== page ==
IN FEBRUARY 2020, Prime Minister Narendra Modi set a target for Indian defence exports: $5 billion by 2024. Last month, the Union cabinet cleared the export of Akash missile systems and formed a high-powered panel to grant swift approval to export military hardware. Besides Akash, surface-to-air missile systems, the BrahMos supersonic cruise missile and larger weapon systems can now be sold to “friendly foreign” nations that have a robust system to manage these assets. It will also help improve strategic ties with them. Until now, India has only exported ordnance and smaller armaments.
Experts believe that apart from Akash and BrahMos, other missiles like Prahaar and the air-to-air Astra have huge export potential. Astra, which has a range of 100km, is now entering the production stage after completing successful trials from the Sukhoi Su-30MKI jet. Two things hampered the sale of indigenously developed missiles: the lack of effort to sell and a strong lobby of First-World nations that dominates defence markets. India also lacked a policy to push defence exports, despite defence scientists seeking export permission since 2005.
Interestingly, from 2015 to 2019, India was the world’s second-largest importer of weapons, after Saudi Arabia. India imported 9.2 per cent of the arms produced globally. India did though manage to export defence equipment worth Rs10,745 crore in 2018-19, seven times the figure in 2016-17.
According to an observer in South Block, efforts are on to fast-track the long-promised sale of BrahMos and Akash to Vietnam. This deal with China’s neighbour is also a clear message to Beijing.
India’s missile programme took off in 1982, when prime minister Indira Gandhi decided to develop indigenous missile systems. She formed a Missile Study Team with A.P.J. Abdul Kalam as its head. The team recommended the phased development of five missiles—Trishul and Akash surface-to-air missiles, Nag anti-tank missile, Prithvi short-range ballistic missile and Agni.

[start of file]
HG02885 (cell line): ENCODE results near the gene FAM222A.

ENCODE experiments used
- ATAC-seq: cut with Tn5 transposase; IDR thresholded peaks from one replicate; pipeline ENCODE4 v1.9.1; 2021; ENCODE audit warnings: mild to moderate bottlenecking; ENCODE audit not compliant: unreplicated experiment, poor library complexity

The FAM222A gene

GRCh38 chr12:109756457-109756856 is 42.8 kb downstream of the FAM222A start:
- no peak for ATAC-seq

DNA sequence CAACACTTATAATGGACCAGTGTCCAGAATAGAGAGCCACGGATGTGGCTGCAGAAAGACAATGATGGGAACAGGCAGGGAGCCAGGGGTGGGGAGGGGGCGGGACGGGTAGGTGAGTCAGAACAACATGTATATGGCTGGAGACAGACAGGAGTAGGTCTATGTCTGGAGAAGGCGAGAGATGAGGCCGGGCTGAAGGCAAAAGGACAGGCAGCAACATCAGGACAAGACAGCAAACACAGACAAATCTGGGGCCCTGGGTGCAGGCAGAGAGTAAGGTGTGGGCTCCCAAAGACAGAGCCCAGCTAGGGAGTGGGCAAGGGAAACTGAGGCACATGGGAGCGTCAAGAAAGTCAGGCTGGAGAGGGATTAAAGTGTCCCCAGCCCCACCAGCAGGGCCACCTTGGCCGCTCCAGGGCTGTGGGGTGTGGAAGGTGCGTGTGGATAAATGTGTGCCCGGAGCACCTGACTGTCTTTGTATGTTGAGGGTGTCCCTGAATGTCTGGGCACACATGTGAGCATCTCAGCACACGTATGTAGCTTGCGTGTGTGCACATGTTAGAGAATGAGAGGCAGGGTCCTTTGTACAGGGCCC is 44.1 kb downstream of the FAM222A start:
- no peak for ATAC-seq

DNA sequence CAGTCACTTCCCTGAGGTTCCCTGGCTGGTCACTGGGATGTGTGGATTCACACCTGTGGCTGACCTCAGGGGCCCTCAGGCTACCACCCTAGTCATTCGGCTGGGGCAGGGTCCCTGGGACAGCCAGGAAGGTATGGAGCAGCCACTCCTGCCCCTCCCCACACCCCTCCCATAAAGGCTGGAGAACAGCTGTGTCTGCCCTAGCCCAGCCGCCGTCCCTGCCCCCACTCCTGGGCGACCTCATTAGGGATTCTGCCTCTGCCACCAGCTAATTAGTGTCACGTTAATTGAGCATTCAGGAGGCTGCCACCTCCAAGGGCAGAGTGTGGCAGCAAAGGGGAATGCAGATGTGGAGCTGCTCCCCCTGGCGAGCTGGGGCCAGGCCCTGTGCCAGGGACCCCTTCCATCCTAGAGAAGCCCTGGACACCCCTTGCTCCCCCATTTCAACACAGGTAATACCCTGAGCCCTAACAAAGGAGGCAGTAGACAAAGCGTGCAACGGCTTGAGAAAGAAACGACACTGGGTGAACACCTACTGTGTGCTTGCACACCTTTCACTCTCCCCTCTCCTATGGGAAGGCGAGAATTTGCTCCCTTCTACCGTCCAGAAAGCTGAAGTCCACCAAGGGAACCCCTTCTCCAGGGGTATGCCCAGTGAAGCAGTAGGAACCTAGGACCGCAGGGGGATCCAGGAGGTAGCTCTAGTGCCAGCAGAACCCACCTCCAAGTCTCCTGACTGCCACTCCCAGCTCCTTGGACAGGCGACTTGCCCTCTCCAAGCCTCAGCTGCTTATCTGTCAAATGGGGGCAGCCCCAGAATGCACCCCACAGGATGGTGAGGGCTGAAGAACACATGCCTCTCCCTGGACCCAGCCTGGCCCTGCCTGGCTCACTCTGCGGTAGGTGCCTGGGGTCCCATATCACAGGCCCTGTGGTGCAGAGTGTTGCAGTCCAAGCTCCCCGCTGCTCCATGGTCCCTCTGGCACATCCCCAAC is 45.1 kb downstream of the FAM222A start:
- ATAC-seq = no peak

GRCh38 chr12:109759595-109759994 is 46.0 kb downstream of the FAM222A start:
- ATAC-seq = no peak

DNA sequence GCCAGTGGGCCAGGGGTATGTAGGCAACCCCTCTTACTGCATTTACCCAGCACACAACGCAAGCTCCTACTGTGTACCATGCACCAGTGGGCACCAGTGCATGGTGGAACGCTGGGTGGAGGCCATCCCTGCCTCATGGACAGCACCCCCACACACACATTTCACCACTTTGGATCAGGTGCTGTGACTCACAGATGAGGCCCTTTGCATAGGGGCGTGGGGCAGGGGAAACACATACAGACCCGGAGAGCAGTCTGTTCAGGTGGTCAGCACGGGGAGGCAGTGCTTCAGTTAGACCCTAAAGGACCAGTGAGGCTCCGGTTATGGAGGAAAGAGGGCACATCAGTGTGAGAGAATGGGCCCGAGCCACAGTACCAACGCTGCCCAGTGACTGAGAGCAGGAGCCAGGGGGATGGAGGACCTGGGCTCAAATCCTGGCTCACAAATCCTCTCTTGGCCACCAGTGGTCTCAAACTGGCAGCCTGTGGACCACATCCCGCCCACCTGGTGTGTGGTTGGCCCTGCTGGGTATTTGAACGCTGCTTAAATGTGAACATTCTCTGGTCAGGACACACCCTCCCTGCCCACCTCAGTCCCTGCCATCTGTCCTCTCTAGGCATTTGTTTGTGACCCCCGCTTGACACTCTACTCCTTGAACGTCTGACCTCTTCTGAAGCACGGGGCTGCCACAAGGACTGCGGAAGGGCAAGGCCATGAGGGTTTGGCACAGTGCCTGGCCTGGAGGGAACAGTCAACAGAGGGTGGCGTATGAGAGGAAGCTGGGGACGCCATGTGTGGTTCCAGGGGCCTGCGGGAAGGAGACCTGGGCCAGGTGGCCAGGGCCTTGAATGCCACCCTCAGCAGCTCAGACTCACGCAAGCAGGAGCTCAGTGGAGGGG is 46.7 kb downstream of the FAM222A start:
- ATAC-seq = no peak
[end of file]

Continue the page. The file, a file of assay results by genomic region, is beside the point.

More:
Four decades on, the Philippines, Indonesia, Vietnam, the UAE, Bahrain, Saudi Arabia, Egypt, Kenya and Algeria have expressed their interest in the Akash, which is capable of targeting aerial assets within a range of 25km. The missile was inducted into the Indian Air Force in 2014 and the Army in 2015. Defence officials claim that Akash is around 50 per cent cheaper than its competitors. Other Indian systems like radars and sonars, too, cost only a quarter to one-fifth of similar systems available in the global market. All export versions will be different from the ones inducted into the Indian armed forces, as no country sells the best variant.
The 290-km range BrahMos, which has a range of 290km, is being eyed by Indonesia, the UAE, Saudi Arabia, South Africa, Vietnam and the Philippines. All formalities have been completed with the Philippines—including a green light from Russia, as the missile development project was a joint venture—and the matter is awaiting final approval from the cabinet committee for security.
William Selvamurthy, a scientist who served as chief controller of research and development at the Defence Research and Development Organisation, says that India was running First World industries because it has the world’s fourth-largest air force and its requirements are huge. “There was a lot of pressure on India to not develop missile systems,” said Selvamurthy. “Countries dominating the field of missile technology do not want any other player in the global market. They had put restrictions under non-proliferation treaties.” He said India is now strong enough to make a decision. “With selling missiles, we will be competing with the US, Russia and other European nations,” he said.